Layered Droplet Microstructures in Sheared Emulsions: Finite-Size Effects
Jai A. Pathak, M C. Davis, Steven D. Hudson, Kalman D. Migler
We investigate the influence of confinement on the steady state microstructure of emulsions sheared between parallel plates, in a regime where the average droplet dimension is comparable to the gap width between the confining walls. Utilizing droplet velocimetry, we find that the droplets can organize into discrete layers under the influence of shear. The number of layers decreases from two (at relatively higher shear rates) to one (at lower shear rates), as the drops grow larger due to coalescence. We argue that the layering and overall composition profile may be controlled by the interplay of droplet collisions (which can cause separation of droplet centers in the velocity gradient direction), droplet migration towards the centerline and droplet packing constraints. We have also studied the effects of mixture composition on droplet microstructure, and summarized these results in the form of a morphology diagram in the parameter space of mass fraction and shear rate. We find that formation of strings of the suspended phase (reported earlier by our group in flow-visualization studies on confined emulsions) is observed over a broad composition window. We also find that there is a stable (nontransient) morphology wherein the droplets are arranged in highly ordered pearl-necklace chain structures.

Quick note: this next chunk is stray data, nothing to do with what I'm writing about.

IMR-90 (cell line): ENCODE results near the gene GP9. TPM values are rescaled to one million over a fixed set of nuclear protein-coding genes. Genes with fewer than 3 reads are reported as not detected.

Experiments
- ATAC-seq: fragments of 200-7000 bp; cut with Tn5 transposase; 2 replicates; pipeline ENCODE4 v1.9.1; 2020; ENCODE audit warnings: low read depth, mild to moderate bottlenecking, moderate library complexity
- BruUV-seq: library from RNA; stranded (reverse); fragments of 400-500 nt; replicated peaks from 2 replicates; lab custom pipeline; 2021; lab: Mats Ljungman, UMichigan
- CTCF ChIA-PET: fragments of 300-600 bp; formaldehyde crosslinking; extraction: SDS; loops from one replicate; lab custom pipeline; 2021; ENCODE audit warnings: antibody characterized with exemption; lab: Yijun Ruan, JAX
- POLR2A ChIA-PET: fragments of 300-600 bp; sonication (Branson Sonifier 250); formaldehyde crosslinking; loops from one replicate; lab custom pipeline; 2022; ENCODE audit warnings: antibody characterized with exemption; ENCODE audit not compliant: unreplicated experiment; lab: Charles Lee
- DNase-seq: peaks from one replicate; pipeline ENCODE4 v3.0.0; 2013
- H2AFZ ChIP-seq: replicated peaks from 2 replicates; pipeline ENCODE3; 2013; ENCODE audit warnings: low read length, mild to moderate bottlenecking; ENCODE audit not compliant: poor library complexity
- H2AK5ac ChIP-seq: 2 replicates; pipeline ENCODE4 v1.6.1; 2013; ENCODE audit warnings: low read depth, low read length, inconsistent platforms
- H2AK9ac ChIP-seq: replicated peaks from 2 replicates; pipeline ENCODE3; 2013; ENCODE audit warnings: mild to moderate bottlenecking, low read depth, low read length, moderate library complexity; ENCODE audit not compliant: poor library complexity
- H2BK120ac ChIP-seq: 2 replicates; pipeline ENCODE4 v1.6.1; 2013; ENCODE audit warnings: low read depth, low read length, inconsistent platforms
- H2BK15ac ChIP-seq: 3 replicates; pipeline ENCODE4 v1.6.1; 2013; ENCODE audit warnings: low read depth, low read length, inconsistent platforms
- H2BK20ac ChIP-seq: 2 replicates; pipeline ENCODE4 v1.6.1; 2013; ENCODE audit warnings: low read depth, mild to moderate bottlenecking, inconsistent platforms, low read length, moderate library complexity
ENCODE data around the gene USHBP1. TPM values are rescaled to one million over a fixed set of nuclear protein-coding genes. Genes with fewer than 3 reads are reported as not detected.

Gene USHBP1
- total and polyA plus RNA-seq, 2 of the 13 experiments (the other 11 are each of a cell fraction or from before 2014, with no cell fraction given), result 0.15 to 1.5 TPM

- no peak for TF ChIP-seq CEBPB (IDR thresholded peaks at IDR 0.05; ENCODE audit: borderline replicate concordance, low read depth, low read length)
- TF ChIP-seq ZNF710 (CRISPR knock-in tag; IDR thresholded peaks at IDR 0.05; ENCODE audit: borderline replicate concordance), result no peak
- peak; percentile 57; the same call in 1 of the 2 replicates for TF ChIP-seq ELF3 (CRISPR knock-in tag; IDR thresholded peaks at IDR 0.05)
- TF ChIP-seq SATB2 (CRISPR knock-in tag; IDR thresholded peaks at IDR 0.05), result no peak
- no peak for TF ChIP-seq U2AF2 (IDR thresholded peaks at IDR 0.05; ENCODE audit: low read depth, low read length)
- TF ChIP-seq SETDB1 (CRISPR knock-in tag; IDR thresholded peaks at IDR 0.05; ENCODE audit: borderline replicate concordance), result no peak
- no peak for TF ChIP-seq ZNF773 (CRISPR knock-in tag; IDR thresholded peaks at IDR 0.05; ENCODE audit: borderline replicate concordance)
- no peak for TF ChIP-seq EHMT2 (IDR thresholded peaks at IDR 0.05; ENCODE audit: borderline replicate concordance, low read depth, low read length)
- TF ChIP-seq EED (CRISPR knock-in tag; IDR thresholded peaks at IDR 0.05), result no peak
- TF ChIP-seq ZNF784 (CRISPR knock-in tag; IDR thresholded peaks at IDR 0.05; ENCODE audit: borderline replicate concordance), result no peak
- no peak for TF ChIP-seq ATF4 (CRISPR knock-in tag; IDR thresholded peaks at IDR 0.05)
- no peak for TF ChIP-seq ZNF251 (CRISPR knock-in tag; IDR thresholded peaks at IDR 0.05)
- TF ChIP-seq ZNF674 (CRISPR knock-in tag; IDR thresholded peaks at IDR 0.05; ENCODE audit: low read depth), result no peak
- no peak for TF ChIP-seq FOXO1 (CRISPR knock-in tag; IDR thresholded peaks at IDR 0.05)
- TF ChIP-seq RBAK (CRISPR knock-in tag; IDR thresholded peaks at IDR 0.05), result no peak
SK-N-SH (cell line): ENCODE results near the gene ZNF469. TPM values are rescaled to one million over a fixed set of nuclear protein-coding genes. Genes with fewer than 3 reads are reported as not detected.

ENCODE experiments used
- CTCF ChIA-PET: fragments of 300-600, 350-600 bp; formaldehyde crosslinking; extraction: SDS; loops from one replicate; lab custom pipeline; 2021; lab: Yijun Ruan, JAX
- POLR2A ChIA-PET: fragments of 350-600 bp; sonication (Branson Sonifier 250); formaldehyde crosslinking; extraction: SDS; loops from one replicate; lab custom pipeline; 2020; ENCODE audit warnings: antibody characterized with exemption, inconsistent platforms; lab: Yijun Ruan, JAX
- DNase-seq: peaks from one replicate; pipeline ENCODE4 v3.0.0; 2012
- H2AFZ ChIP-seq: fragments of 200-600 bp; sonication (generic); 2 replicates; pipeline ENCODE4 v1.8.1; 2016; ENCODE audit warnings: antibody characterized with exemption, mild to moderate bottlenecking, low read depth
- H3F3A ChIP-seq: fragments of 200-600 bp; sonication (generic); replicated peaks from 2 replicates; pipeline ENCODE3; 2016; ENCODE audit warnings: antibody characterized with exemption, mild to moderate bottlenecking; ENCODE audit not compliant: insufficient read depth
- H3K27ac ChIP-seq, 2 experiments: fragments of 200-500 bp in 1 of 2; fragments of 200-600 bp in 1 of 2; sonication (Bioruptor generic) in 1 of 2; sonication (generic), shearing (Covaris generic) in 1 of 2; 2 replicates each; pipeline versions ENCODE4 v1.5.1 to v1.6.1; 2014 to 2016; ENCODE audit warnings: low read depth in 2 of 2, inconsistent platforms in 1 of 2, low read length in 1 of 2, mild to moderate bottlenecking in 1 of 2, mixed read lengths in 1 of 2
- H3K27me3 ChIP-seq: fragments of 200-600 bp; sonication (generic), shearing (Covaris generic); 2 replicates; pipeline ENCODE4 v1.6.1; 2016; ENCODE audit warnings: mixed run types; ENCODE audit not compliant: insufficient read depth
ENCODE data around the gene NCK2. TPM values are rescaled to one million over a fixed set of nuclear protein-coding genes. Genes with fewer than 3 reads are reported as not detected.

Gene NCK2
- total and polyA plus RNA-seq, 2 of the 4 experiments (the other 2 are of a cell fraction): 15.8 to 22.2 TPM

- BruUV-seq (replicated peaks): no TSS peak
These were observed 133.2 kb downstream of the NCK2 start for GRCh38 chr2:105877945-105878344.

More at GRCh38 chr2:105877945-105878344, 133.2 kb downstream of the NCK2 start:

, Davis, M.
, Hudson, S.
and Migler, K.
Layered Droplet Microstructures in Sheared Emulsions: Finite-Size Effects, Journal of Colloid and Interface Science, [online], https://tsapps.nist.gov/publication/get_pdf.cfm?pub_id=851987
(Accessed February 25, 2024)